Fall Chinook, Coho Outlook
by Allen Thomas
Salmon anglers in the Columbia River had an exceptional season in 2014 and the outlook for 2015 -- at least for fall chinook and coho -- is encouraging, too.
The Washington and Oregon departments of Fish and Wildlife have issued their very preliminary outlook for the fall stocks in 2015. Much more detailed information and specific numbers will be forthcoming in February.
This year, a record-high 1.5 million fall chinook were forecast, with preliminary returns pegged at 1.2 million, similar to the record return in 2013.
For 2015, the outlook for the bright fall chinook stocks, fish mostly headed for upstream of Bonneville Dam, is great. It’s predicted the bright fall chinook will be similar to 2013 and 2014 returns.
Tule (darker) stocks of fall chinook, headed mostly for lower Columbia River tributaries plus Spring Creek National Fish Hatchery near Underwood in Skamania County, are anticipated to be slightly better than the past two years.
The 2014 coho run was better than predicted and may approach 1 million fish when all the accounting is done. Remember, the 2014 coho still are providing catch in places like the Cowlitz and Klickitat rivers.
The return of jacks -- two-year-old coho which return a year earlier than their siblings -- was a record-high at Bonneville Dam. So that’s good news. The only real downside in the picture is the jack returns to tributaries downstream of Bonneville Dam were only about 50 percent of 2013.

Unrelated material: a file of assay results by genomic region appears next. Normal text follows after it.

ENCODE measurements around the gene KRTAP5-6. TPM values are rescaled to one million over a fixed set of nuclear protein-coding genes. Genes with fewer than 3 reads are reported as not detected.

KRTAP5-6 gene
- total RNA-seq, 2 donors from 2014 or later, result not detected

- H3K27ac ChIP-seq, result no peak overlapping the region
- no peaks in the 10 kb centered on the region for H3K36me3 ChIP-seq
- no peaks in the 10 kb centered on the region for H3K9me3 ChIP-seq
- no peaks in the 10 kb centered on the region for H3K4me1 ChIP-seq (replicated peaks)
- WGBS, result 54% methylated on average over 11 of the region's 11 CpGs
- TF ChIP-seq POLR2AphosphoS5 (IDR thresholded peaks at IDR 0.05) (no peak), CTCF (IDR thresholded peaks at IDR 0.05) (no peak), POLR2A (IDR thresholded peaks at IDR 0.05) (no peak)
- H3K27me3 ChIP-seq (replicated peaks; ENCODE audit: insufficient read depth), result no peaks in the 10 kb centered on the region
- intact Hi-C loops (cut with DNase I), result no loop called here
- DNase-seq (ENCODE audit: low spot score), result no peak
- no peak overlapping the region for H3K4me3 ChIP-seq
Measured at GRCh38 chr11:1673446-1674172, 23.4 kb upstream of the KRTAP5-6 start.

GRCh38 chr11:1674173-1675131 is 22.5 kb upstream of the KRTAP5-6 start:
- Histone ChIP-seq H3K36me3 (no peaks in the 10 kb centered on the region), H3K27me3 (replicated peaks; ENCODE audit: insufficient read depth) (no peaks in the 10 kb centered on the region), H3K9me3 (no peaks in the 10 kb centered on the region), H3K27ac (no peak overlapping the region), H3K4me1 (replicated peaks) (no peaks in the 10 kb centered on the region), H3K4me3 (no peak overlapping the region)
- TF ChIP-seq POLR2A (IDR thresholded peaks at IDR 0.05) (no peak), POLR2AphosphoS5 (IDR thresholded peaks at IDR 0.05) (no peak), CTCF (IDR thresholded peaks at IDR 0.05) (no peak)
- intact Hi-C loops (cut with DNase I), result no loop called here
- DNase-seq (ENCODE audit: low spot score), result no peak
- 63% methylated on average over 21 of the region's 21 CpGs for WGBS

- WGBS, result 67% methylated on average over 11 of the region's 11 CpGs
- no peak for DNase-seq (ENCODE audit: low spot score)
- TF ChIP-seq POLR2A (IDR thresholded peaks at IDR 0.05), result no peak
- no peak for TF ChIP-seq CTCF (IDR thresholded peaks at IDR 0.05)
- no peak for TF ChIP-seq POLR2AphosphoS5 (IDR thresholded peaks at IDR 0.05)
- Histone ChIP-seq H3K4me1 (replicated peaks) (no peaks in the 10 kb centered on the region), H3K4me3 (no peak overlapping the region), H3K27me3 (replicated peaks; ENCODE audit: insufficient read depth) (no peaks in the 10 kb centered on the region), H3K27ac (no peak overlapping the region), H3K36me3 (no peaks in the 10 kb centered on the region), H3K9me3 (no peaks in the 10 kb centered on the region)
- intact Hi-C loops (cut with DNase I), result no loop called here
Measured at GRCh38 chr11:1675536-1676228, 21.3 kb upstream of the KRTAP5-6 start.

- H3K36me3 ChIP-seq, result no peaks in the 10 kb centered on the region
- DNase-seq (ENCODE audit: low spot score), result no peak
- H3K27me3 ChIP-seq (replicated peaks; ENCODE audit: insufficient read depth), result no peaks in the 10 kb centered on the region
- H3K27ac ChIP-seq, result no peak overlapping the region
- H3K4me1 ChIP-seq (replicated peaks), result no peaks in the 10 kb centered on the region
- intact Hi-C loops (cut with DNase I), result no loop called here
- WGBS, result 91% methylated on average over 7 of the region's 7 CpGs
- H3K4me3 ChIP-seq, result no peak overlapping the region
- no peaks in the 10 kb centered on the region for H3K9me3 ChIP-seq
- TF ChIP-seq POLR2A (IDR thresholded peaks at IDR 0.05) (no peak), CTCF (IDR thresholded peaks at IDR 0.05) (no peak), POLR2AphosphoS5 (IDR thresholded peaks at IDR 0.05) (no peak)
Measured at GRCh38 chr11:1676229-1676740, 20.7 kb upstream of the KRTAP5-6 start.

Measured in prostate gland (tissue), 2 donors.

Anglers set a new record for Buoy 10 and the lower Columbia River downstream of Bonneville Dam by totaling 451,000 fishing trips. At least it’s a new record since 1982, topping the old mark of 433,000 in 2001.
The catch of chinook -- spring, summer and fall stocks combined -- totaled 71,000, breaking the one-year-old mark of 63,000 set in 2013. Another 63,000 coho were taken, predominantly at Buoy 10, along with 16,000 winter and summer steelhead.
At Buoy 10, the chinook-kept-per-trip was 40 chinook per 100 trips, exceeding 34 per 100 in 2013.
Between Tongue Point and Bonneville Dam, the averages were 15 spring chinook per 100 angler trips, nine summer chinook per 100 angler trips and 23 fall chinook per 100 trips.
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